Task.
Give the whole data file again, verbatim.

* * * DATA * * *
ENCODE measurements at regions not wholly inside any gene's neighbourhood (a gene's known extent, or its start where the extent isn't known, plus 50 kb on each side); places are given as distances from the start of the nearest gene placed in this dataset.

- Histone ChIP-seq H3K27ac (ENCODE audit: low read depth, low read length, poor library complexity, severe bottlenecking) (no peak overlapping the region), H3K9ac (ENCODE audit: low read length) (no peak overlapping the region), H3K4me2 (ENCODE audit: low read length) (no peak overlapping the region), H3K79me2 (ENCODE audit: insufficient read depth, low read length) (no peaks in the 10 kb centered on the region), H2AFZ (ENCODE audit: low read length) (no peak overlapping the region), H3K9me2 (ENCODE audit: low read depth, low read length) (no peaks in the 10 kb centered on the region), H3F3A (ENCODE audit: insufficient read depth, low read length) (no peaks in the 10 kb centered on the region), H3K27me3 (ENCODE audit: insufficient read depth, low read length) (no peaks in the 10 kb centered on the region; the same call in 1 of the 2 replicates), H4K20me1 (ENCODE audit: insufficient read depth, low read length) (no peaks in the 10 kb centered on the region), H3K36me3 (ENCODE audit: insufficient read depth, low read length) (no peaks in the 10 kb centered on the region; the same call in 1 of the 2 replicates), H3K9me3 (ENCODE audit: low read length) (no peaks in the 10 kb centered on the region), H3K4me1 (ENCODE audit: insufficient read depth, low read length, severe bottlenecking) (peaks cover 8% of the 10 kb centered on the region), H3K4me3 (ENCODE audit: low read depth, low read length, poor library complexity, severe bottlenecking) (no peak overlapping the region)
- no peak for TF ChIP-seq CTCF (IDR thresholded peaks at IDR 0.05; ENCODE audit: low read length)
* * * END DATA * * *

ENCODE measurements at regions not wholly inside any gene's neighbourhood (a gene's known extent, or its start where the extent isn't known, plus 50 kb on each side); places are given as distances from the start of the nearest gene placed in this dataset.

- Histone ChIP-seq H3K27ac (ENCODE audit: low read depth, low read length, poor library complexity, severe bottlenecking) (no peak overlapping the region), H3K9ac (ENCODE audit: low read length) (no peak overlapping the region), H3K4me2 (ENCODE audit: low read length) (no peak overlapping the region), H3K79me2 (ENCODE audit: insufficient read depth, low read length) (no peaks in the 10 kb centered on the region), H2AFZ (ENCODE audit: low read length) (no peak overlapping the region), H3K9me2 (ENCODE audit: low read depth, low read length) (no peaks in the 10 kb centered on the region), H3F3A (ENCODE audit: insufficient read depth, low read length) (no peaks in the 10 kb centered on the region), H3K27me3 (ENCODE audit: insufficient read depth, low read length) (no peaks in the 10 kb centered on the region; the same call in 1 of the 2 replicates), H4K20me1 (ENCODE audit: insufficient read depth, low read length) (no peaks in the 10 kb centered on the region), H3K36me3 (ENCODE audit: insufficient read depth, low read length) (no peaks in the 10 kb centered on the region; the same call in 1 of the 2 replicates), H3K9me3 (ENCODE audit: low read length) (no peaks in the 10 kb centered on the region), H3K4me1 (ENCODE audit: insufficient read depth, low read length, severe bottlenecking) (peaks cover 8% of the 10 kb centered on the region), H3K4me3 (ENCODE audit: low read depth, low read length, poor library complexity, severe bottlenecking) (no peak overlapping the region)
- no peak for TF ChIP-seq CTCF (IDR thresholded peaks at IDR 0.05; ENCODE audit: low read length)